|Life of Anthony
|This business of saying, as you do, that the monk is in the same boat with the Manichaean but just refuses, out of a Christian instinct and good sense, to be logical about it, is I think wrong. About early monastic literature, two things have to be observed first of all:1. There are several different traditional blocks of texts. The Syrian tend to be very negative, gnostic, Manichaean (exception made for Ephrem, who is utterly different). But note for instance the development in the ideas of Chrysostom, for example. Then there is the reaction of Basil and the Cappadocians (blending Syrian with Egyptian-Greek lines). The Greek-Egyptian hermit school, Origenist and Evagrian, less negative than the Syrians, more balanced. Here in the Life of Anthony, a classic source if ever there was one, Athanasius goes to great pains to have Anthony say that all creation is very good and nothing is to be rejected, even the devils are good insofar as they are creatures, etc. etc.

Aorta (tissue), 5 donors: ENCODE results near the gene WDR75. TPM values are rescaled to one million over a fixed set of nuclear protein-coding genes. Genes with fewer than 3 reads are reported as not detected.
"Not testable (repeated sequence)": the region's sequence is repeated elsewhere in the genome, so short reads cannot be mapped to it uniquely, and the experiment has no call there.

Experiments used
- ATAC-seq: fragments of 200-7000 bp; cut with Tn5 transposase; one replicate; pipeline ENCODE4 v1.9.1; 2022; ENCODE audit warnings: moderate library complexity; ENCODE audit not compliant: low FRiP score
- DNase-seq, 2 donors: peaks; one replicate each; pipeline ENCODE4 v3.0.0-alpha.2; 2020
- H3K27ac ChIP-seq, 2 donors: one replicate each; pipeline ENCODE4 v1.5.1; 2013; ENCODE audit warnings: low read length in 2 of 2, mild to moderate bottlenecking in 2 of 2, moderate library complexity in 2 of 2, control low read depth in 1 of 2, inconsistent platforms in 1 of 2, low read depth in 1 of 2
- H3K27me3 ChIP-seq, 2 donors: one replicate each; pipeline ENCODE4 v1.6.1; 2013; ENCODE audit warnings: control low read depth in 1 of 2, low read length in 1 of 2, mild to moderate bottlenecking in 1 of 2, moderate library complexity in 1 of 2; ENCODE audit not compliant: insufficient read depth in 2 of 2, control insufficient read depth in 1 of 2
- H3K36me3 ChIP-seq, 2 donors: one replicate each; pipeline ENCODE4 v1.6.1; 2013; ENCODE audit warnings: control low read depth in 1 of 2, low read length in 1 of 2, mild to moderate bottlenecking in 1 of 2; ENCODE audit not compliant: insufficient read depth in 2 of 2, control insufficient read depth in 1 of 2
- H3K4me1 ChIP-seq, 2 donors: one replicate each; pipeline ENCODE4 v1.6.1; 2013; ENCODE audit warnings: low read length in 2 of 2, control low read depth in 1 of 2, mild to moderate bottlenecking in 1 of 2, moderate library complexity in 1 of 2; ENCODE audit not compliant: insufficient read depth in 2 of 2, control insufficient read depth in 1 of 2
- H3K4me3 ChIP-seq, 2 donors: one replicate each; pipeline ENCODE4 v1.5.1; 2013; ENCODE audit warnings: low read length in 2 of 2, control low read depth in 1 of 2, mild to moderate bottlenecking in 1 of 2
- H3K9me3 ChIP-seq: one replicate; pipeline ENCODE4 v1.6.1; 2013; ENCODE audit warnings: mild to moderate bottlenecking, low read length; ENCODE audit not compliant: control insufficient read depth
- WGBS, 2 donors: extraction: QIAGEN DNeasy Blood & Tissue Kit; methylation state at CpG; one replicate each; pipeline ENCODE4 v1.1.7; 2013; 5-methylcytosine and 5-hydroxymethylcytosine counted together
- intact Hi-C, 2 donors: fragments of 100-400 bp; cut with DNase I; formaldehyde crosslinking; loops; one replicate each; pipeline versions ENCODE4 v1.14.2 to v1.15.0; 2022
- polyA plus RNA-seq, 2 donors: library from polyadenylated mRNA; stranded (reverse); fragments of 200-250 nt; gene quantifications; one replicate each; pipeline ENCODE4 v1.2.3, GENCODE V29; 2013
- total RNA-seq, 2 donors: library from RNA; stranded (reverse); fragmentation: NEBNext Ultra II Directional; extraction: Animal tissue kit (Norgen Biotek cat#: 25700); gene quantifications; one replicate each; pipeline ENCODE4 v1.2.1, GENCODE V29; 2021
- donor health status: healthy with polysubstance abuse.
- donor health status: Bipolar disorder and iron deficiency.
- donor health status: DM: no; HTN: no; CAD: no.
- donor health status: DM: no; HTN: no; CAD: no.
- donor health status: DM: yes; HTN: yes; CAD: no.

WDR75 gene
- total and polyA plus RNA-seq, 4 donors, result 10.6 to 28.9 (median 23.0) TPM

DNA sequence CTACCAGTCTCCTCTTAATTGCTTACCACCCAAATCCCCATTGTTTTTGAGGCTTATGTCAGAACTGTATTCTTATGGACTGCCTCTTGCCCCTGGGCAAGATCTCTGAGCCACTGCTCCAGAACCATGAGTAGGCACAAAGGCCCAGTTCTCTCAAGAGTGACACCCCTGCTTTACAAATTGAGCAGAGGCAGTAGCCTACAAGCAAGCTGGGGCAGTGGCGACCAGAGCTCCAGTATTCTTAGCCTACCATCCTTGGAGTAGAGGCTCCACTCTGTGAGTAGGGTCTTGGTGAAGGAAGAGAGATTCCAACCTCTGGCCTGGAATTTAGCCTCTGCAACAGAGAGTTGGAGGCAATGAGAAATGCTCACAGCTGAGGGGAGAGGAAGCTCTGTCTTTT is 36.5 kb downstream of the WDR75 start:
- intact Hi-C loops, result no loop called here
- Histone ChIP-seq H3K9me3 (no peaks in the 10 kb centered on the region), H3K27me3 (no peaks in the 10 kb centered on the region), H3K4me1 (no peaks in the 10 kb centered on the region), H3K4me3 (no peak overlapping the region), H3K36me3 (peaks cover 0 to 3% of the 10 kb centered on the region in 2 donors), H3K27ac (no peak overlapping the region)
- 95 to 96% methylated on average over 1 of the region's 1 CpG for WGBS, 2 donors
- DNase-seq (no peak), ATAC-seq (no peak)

|The Hidden Ground of Love: The Letters of Thomas Merton on Religious Experience and Social Concerns.; Selected and edited by William H. Shannon. / New York : Farrar Straus Giroux. 1985, p. 504
|Rosemary Radford Ruether
|Link to Merton's Copy
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